For a Jew, fasting and prayer went hand in hand and, while prayer is not specifically mentioned, it certainly is implied. Fasting combined with prayer was a customary practice in times of grief, distress or repentance. It was a way to seek God’s favor and demonstrate the sincerity of one’s prayers. Although fasting was only demanded on the Day of Atonement, Scripture tells us that the Israelites and people like Ezra, David, Nehemiah, Jehoshaphat, and Daniel all combined fasting with prayer. When Esther and the people of Susa fasted, I have no doubt their fast was accompanied by their heartfelt prayers. Only then did Esther have both a plan and the courage to step out of her comfort zone.

Unlike Esther, we may not be asked to save a nation. Nevertheless, God has a mission for each of us. Because He is far more interested in our growth and obedience than our comfort, God’s mission for us, like Esther’s, usually begins at the end of our comfort zone. How do we move from comfort to courage and from fear to faith?

Like Esther, we could choose to fast. The purpose of fasting is never to change God; its purpose is to change us. A fast helps us take our eyes off the world and focus them on God. While Esther probably fasted from food, a fast also can be from things like gaming, social media, alcohol, television or anything else that takes our mind off God. Although Scripture tells us that Jesus and the early church fasted, it does not demand that Christians fast.

The spiritual practice of fasting is a personal choice for a Christian but prayer is not. Prayer is an act of obedience to God; it is the way we demonstrate our faith. When faced with the choice of comfort or courage, whether or not we choose to fast, we must choose to pray. Prayer is what will enable us to step out of our comfort zone and courageously do God’s work.

Courage is faith that has said its prayers. [AA slogan]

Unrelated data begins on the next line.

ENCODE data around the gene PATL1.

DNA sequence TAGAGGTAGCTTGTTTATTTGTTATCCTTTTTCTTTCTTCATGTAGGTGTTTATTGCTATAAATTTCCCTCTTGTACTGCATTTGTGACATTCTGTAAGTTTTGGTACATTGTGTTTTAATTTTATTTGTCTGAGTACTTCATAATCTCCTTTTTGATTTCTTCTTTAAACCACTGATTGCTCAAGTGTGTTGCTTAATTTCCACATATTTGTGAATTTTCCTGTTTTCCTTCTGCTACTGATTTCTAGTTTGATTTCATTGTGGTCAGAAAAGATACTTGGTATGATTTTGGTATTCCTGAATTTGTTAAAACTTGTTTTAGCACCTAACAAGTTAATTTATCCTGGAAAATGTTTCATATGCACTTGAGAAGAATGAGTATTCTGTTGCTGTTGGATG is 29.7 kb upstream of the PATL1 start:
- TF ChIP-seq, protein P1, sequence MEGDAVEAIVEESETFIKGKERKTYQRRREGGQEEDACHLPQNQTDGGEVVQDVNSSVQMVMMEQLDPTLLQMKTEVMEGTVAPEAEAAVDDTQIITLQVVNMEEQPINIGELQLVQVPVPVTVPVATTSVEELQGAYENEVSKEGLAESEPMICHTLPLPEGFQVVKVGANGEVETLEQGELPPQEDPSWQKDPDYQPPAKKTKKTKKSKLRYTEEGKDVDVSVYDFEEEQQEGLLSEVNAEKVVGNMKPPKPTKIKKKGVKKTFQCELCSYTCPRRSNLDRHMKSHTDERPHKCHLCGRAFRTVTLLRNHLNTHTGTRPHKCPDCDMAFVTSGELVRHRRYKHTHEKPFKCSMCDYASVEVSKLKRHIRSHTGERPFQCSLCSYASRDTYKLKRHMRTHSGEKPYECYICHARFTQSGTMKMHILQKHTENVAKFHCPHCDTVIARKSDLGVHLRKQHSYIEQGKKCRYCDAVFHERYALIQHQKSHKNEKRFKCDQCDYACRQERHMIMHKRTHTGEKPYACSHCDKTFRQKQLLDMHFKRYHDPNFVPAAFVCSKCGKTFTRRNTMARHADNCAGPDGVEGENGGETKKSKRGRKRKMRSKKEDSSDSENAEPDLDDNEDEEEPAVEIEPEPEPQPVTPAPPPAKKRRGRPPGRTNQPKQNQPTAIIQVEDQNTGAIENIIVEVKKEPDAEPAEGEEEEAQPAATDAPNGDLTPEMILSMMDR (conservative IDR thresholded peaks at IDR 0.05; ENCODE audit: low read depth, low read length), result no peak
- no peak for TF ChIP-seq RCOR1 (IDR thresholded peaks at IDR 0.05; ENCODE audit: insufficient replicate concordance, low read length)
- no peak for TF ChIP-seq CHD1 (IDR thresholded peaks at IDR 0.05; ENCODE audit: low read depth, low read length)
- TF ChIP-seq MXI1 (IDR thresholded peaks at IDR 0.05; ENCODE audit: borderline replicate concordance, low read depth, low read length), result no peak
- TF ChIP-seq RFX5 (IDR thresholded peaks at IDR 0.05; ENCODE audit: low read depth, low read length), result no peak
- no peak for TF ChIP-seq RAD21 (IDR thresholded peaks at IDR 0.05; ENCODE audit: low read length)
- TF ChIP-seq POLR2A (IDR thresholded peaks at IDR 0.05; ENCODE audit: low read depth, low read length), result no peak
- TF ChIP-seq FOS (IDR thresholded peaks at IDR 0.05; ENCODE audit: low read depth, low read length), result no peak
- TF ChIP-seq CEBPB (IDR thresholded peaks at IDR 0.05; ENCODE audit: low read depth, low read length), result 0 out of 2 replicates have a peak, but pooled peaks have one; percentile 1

I prayed to the Lord, and he answered me. He freed me from all my fears. Those who look to him for help will be radiant with joy; no shadow of shame will darken their faces. In my desperation I prayed, and the Lord listened; he saved me from all my troubles. [Psalm 34:4-6 (NLT)]

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Look! I stand at the door and knock. If you hear my voice and open the door, I will come in, and we will share a meal together as friends. [Revelation 3:20 (NLT)]

I’ve learned something about my housekeeping habits during this pandemic. Like many, when it first began, I took my pent up energy and enthusiastically cleaned, arranged, sorted and scrubbed. Cupboards and baseboards were wiped, windows were washed, furniture moved, fan blades dusted, files sorted, and every closet, cupboard, and drawer organized. That, however, was many months ago. I now realize that hospitality was my real reason for cleaning house. Pre-pandemic, we frequently entertained, neighbors regularly stopped over, and houseguests often occupied one of the bedrooms. Being ready for visitors at a moment’s notice was my incentive for keeping the house spic-and-span. Guests, however, are a thing of the past and only repairmen get beyond the front door! While our house is still presentable, it’s not the way it used to be. With just the two of us, I’ve lost my motivation and become far more tolerant of things like dust, disorder, and dirty windows!

The image of Jesus knocking at the door to an unbeliever’s heart has been used by evangelists for decades but the unbeliever’s heart is not the best understanding of Revelation 3:20. Jesus wasn’t speaking to a non-believer; He was speaking to the believers in the church of Laodicea. Like the tepid water supply of their city, they were neither hot like the healing waters of the nearby hot springs nor cold like the refreshing springs in Colossae. They were a church that had become lukewarm and indifferent to Jesus. Their self-satisfaction and apathy had led to idleness and lethargy. Jesus had some harsh words for them as He stood knocking at the door of a church that didn’t even know He’d left the house!

The church at Laodicea had grown as lax in their faith as I have in my housekeeping. Their initial fervor for Jesus waned just as my early enthusiasm about cleaning did. They’d become satisfied with superficial religion rather than growing deeper in faith and I’ve become satisfied with surface cleaning rather than getting deep into the corners. The church at Laodicea, having grown content with their wealth and easy life, were cutting corners. Having grown content with sheltering in place, I’m taking short cuts, as well. While making these comparisons, I realize that the Lord’s words of censure are not limited to Laodicea. Just as I slipped into indifference about housework, like the Laodiceans, we easily can slide into a half-hearted perfunctory faith.